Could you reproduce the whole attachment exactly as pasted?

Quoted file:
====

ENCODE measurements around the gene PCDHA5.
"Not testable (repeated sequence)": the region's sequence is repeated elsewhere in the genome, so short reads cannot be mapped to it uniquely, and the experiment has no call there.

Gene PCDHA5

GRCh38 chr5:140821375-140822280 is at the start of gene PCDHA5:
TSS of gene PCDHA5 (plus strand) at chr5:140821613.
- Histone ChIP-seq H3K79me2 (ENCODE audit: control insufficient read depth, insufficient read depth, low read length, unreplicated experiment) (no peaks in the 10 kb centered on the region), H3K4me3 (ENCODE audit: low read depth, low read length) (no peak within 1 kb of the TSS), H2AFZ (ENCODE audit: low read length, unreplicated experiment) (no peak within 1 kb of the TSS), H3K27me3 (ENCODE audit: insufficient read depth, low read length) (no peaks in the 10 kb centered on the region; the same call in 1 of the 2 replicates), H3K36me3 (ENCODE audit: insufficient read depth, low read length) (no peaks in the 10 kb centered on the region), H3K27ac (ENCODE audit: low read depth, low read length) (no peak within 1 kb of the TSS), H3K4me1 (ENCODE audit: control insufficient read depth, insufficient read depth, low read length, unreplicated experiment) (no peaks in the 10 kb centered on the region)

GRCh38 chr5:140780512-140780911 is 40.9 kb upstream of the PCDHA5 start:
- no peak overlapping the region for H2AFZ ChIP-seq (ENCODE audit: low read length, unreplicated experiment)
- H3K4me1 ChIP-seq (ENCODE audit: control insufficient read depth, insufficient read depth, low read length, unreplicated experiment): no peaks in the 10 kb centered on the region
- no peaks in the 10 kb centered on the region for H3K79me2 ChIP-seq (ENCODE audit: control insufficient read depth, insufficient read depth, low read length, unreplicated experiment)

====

ENCODE measurements around the gene PCDHA5.
"Not testable (repeated sequence)": the region's sequence is repeated elsewhere in the genome, so short reads cannot be mapped to it uniquely, and the experiment has no call there.

Gene PCDHA5

GRCh38 chr5:140821375-140822280 is at the start of gene PCDHA5:
TSS of gene PCDHA5 (plus strand) at chr5:140821613.
- Histone ChIP-seq H3K79me2 (ENCODE audit: control insufficient read depth, insufficient read depth, low read length, unreplicated experiment) (no peaks in the 10 kb centered on the region), H3K4me3 (ENCODE audit: low read depth, low read length) (no peak within 1 kb of the TSS), H2AFZ (ENCODE audit: low read length, unreplicated experiment) (no peak within 1 kb of the TSS), H3K27me3 (ENCODE audit: insufficient read depth, low read length) (no peaks in the 10 kb centered on the region; the same call in 1 of the 2 replicates), H3K36me3 (ENCODE audit: insufficient read depth, low read length) (no peaks in the 10 kb centered on the region), H3K27ac (ENCODE audit: low read depth, low read length) (no peak within 1 kb of the TSS), H3K4me1 (ENCODE audit: control insufficient read depth, insufficient read depth, low read length, unreplicated experiment) (no peaks in the 10 kb centered on the region)

GRCh38 chr5:140780512-140780911 is 40.9 kb upstream of the PCDHA5 start:
- no peak overlapping the region for H2AFZ ChIP-seq (ENCODE audit: low read length, unreplicated experiment)
- H3K4me1 ChIP-seq (ENCODE audit: control insufficient read depth, insufficient read depth, low read length, unreplicated experiment): no peaks in the 10 kb centered on the region
- no peaks in the 10 kb centered on the region for H3K79me2 ChIP-seq (ENCODE audit: control insufficient read depth, insufficient read depth, low read length, unreplicated experiment)